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Morgan McKinley UAE Employment Monitor: Professional job opportunities in the UAE rise 12%

Professional job opportunities across the United Arab Emirates increased by 12% between January 2014 and February 2014, according to a new survey by global recruitment specialist Morgan McKinley

Professional job opportunities across the United Arab Emirates increased by 12% between January 2014 and February 2014, according to a new survey by global recruitment specialist Morgan McKinley.

UAE Employment Monitor Highlights

  • Professional job vacancies rose by 12% between January 2014 and February 2014.
  • Between February 2013 and February 2014, there was a 7% increase in roles.
  • The number of professional jobseekers increased 7% from January 2014 to February 2014.
  • Year-on-year, the number of professionals looking for work increased by 12%.

Hiring market picks up in February following slow start

Following a quieter than expected January, when the professional jobs market was slow to pick up after the New Year break, February’s UAE Employment Monitor recorded a 12% month-on-month rise in available positions across the region – from 1,996 to 2,238 professional roles.  Compared to the same period last year, vacancies are also up, from 2,101 recorded in February 2013.

Candidates actively seeking professional opportunities numbered 11,366 in February 2014, up from 10,620 in January 2014 – a 7% increase month-on-month.  Year-on-year data also shows a jump from February 2013, when 10,148 professionals were active in the jobs market.

Trefor Murphy, Managing Director, Morgan McKinley UAE commented:

“As has been reported in the press in recent weeks, the UAE’s economy is in a particularly positive place at the moment.  According to HSBC’s PMI (purchasing managers’ index) data for February, which covers non-oil businesses, output growth is intensifying and exports are on the up to meet heightened demand from foreign markets.   This continues to have a positive effect on the professional jobs market, and while January was a relatively slow month in terms of hiring activity, February saw recruitment step up a notch once more.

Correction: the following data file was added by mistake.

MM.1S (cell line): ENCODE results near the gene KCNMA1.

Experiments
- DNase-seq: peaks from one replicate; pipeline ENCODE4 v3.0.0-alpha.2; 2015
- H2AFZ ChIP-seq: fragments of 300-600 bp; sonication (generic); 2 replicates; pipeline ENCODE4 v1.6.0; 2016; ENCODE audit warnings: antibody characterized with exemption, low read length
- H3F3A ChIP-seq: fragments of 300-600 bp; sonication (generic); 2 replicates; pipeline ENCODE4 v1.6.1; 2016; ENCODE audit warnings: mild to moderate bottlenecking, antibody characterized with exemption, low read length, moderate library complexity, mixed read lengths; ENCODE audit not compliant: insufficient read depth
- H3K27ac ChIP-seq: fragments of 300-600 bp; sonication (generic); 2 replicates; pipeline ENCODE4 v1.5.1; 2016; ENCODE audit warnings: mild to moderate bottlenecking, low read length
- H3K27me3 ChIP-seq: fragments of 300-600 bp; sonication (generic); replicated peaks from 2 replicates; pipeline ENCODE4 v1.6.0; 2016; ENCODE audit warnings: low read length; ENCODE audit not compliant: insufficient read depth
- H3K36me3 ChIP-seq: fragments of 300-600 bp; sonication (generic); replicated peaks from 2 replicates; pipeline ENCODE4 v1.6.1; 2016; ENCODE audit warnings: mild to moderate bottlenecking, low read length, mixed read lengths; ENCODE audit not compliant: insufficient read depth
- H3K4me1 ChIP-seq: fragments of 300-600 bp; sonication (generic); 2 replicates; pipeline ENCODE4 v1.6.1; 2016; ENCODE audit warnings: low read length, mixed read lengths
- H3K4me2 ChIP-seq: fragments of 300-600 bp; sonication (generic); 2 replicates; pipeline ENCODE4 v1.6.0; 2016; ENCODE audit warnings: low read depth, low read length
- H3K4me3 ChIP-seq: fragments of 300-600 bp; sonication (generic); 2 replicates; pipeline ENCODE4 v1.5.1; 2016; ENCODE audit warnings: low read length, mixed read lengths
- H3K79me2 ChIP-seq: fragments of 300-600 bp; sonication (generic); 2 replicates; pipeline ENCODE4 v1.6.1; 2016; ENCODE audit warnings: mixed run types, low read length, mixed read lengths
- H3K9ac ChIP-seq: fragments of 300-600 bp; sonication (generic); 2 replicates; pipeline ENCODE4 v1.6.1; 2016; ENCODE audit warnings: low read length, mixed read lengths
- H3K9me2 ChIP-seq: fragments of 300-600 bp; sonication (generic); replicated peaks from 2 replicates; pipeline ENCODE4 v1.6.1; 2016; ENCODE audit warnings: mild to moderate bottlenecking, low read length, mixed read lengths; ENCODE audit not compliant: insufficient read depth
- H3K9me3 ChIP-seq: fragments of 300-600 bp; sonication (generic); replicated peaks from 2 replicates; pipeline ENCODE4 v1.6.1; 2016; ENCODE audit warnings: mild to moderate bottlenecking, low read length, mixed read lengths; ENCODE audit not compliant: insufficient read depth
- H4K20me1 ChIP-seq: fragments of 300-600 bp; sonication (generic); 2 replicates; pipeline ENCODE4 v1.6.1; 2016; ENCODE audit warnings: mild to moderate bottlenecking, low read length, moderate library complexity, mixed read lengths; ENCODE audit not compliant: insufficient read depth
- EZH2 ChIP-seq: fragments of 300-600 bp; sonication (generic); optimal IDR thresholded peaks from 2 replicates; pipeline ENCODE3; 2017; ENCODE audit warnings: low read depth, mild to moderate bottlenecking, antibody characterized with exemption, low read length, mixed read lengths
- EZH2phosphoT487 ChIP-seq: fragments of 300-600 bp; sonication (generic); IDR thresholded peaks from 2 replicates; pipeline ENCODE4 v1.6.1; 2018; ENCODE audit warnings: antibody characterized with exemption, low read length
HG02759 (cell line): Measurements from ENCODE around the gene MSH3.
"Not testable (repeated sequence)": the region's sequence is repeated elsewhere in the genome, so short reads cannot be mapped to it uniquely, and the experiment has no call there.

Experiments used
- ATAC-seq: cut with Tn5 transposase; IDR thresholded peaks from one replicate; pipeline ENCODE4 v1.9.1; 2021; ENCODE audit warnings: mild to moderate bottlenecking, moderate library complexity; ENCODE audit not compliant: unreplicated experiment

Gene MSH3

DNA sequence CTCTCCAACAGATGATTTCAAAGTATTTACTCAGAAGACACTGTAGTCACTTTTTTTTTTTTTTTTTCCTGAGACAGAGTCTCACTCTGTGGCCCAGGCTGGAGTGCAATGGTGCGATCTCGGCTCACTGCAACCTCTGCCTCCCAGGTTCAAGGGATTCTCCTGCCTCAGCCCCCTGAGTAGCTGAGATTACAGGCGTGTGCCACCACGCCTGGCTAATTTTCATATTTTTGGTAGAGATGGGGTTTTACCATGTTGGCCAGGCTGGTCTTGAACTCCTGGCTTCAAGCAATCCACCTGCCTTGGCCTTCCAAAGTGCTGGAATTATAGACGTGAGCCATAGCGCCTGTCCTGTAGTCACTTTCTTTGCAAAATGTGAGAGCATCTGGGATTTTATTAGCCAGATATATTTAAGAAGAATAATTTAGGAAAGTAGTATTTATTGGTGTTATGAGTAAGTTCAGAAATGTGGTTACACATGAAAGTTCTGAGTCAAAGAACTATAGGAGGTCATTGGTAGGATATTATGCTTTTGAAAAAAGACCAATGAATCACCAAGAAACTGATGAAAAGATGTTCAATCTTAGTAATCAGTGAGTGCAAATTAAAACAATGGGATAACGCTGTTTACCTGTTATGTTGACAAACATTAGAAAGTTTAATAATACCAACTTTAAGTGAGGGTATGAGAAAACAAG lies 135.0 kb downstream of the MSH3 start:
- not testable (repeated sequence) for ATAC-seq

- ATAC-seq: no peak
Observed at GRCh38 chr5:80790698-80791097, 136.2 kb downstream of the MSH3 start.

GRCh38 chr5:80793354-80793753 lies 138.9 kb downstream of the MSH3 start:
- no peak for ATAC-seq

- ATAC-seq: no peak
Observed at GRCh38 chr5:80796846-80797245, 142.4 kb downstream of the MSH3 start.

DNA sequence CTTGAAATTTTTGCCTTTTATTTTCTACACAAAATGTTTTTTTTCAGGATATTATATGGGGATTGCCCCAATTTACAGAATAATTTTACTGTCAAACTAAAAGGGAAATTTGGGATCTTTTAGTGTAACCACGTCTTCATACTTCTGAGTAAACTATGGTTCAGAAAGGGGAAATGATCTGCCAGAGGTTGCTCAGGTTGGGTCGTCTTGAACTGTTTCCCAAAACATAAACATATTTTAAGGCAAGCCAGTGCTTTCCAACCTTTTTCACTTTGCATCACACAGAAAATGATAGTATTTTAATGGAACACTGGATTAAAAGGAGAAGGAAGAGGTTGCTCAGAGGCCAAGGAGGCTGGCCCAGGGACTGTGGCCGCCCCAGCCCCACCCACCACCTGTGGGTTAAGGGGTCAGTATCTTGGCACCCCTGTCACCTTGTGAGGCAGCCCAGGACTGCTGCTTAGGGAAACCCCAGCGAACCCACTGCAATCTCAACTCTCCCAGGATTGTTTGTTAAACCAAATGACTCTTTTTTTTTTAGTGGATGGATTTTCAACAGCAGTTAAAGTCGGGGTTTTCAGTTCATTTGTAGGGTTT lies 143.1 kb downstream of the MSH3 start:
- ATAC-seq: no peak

“The rise in professional opportunities has been driven by a number of key sectors.  In particular we’ve seen heightened demand from chemical plants throughout Saudi Arabia and Iraq, as the region seeks to diversify from crude oil exports and capitalise on the worldwide appetite for petrochemicals.  Likewise, the power industry continues to expand, especially in the UAE and Saudi Arabia, with a move from oil and gas into renewables.  This month it was announced that solar and wind developers will soon be able to tap a €30 million (Dh151.3m) fund aimed at bringing more clean energy to the region and as a result, we predict that professionals with green energy skills will become increasingly sought after.  Suitable expertise is likely to come from expatriate sources until home-grown talent can be developed.

“Elsewhere, oil and gas operators across Iraq and Africa have stepped up their exploration programmes which has prompted a need for professionals with specific expertise in that area.  At the same time, the volatile situation in Ukraine has seen oil and gas prices soar, and oil companies across Saudi Arabia, Iraq and Abu Dhabi have escalated production in order to meet potential demand – we foresee an increase in hiring activity as a result.  Meanwhile, food and beverage companies across the region are also expanding, boosting a need for supply chain, procurement and manufacturing experts.  Although firms in this sector are often seeking international experience – and the fresh perspective this can bring – native Arabic speakers are still highly preferred in senior positions, particularly in functions that are driving influence and change.

“Lastly, as we progress through 2014, we’re likely to see local businesses undertaking significant re-structuring programmes at mid-management level, particularly within the real estate, energy and manufacturing spheres.  Firms are gearing up for a consistent growth period and adding to head counts in anticipation of heightened demand.”